456 A.2d 1187

A B AUTO SALVAGE, INC. v. ZONING BOARD OF APPEALS OF THE TOWN OF EAST HARTFORD ET AL.

(11131)Supreme Court of Connecticut

SPEZIALE, C.J., HEALEY, PARSKEY, SHEA and GRILLO, Js.

The plaintiff applied to the defendant zoning board of appeals of the town of East Hartford for a use variance. On the granting of that application, the town’s mayor and the town’s zoning enforcement officer, defendants in this case, appealed to the Court of Common Pleas. The plaintiff, although it knew of that appeal, never intervened and was neither named as a party therein nor made a party thereto. Following the trial court’s sustaining of that appeal and its eventual dismissal of the action, the plaintiff sought and obtained a writ of mandamus ordering the defendant board to certify its approval of the use variance and ordering the defendant town clerk to record that variance on the land records. On the defendants’ appeal to this court, held: 1. The plaintiff having no adequate remedy at law, mandamus was its proper remedy under the circumstances. 2. Because the plaintiff had no duty to intervene in the initial appeal as a party defendant, the doctrine of unclean hands did not apply here; more, its failure to intervene did not constitute a waiver of the relief it sought in the mandamus action. 3. The trial court, the defendants’ claim to the contrary notwithstanding, adequately articulated the factual basis of its decision.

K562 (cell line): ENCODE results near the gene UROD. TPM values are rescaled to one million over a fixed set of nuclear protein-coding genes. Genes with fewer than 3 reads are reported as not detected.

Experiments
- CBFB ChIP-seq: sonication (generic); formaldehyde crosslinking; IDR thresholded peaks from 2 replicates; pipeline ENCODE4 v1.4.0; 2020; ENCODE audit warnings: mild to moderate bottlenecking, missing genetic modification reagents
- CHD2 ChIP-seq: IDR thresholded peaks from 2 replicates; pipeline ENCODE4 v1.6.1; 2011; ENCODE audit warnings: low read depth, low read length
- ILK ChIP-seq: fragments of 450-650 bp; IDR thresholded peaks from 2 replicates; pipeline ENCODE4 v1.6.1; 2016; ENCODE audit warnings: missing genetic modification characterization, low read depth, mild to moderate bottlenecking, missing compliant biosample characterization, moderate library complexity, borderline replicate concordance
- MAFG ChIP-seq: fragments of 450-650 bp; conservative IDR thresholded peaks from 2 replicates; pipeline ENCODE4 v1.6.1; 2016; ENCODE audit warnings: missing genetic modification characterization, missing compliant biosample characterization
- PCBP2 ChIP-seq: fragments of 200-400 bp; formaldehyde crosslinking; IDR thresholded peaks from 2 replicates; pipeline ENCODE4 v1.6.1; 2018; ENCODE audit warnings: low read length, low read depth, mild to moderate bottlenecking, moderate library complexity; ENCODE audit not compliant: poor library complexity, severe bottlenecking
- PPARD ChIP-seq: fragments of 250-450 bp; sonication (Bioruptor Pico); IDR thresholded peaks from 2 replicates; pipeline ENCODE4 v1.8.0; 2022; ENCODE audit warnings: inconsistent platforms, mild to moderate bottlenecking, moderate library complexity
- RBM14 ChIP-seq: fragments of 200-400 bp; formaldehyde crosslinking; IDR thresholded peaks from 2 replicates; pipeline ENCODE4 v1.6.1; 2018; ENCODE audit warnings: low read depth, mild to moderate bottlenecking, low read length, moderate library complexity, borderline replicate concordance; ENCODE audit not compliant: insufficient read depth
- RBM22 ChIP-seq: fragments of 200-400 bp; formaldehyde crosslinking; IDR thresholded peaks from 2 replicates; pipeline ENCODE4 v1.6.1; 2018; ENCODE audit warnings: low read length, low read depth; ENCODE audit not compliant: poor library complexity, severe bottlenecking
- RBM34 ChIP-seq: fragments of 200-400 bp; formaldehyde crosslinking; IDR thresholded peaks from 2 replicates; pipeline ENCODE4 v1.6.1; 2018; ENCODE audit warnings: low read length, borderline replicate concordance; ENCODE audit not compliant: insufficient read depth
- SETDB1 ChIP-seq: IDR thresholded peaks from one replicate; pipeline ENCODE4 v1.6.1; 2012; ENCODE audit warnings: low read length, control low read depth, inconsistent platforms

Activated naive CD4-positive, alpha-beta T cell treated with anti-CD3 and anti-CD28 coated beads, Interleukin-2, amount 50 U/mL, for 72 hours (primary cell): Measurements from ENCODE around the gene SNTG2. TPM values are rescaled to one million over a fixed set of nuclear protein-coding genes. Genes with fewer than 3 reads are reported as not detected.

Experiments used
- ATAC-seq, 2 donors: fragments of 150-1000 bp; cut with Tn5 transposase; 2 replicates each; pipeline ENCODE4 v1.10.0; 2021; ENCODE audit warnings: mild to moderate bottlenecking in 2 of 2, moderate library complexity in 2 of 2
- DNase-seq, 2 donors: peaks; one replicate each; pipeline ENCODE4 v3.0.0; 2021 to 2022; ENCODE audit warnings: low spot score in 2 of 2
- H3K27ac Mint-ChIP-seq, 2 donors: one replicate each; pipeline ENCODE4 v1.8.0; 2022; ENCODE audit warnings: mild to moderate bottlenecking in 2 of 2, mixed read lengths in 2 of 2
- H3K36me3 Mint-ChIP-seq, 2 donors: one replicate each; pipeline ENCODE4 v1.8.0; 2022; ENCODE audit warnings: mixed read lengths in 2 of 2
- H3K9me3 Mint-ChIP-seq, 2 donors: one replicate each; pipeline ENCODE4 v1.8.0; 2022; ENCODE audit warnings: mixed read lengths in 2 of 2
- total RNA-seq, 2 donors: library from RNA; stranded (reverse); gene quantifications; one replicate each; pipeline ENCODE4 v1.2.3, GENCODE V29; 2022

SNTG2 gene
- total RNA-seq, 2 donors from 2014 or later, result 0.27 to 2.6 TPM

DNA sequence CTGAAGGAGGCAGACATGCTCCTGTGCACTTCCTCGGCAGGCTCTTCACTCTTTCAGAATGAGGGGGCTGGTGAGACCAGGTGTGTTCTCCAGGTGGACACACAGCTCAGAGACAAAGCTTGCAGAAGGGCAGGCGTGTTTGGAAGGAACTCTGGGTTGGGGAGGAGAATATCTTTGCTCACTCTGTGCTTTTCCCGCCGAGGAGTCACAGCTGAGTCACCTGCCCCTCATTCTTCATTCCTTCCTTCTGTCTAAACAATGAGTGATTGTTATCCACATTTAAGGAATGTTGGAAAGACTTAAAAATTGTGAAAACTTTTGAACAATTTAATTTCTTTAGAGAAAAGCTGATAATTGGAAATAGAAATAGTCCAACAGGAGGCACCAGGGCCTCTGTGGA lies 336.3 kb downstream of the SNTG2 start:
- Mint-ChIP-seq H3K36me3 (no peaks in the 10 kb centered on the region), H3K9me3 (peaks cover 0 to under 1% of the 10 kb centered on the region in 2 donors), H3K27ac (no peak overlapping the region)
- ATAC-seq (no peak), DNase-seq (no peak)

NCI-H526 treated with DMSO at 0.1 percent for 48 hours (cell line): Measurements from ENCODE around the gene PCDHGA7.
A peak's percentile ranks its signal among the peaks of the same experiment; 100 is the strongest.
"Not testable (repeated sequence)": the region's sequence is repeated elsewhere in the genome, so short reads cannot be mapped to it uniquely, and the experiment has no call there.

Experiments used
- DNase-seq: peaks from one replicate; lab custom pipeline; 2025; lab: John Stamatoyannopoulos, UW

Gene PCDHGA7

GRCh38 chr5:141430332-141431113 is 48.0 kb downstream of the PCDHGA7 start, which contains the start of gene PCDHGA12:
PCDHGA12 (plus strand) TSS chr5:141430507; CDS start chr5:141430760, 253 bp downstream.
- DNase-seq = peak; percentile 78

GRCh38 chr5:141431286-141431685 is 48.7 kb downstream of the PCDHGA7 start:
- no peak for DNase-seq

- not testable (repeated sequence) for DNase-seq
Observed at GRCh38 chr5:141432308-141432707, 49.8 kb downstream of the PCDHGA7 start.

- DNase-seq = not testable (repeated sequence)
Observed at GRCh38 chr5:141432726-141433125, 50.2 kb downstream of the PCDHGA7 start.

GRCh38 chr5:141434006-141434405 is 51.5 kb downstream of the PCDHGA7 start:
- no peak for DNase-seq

Argued January 7, 1983

Decision released March 22, 1983

Action for a writ of mandamus ordering the defendant zoning board of appeals to certify its approval of a use variance it had granted to the plaintiff and further ordering the defendant clerk of the town of East Hartford to record that variance on the land records, brought to the Superior Court in the judicial district of Hartford-New Britain at Hartford and tried to the court, Sidor, J.; judgment for the plaintiff, from which the defendants appealed to this court. No error.

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David A. Zipfel, assistant corporation counsel, for the appellants (defendants).

Michael E. Grossmann, for the appellee (plaintiff).

GRILLO, J.

The present appeal challenges the propriety of the judgment rendered by the trial court granting a writ of mandamus.

The material facts are not in dispute. On May 1, 1977, the plaintiff applied to the defendant zoning board of appeals of the town of East Hartford for a use variance. The board granted the application on May 28, 1977. Subsequently, on June 9, 1977, the mayor and the zoning enforcement officer of the town of East Hartford, defendants in the present case, appealed the decision of the board to the Hartford County Court of Common Pleas. Although the plaintiff knew of the pending appeal,[1] it never intervened, and, furthermore, was not named as a party therein, was not made a party thereto, and never received service of process. By memorandum of decision filed January 11, 1978, the Court of Common Pleas, Kline, J., sustained the appeal, thereby reversing the decision of the zoning board of appeals.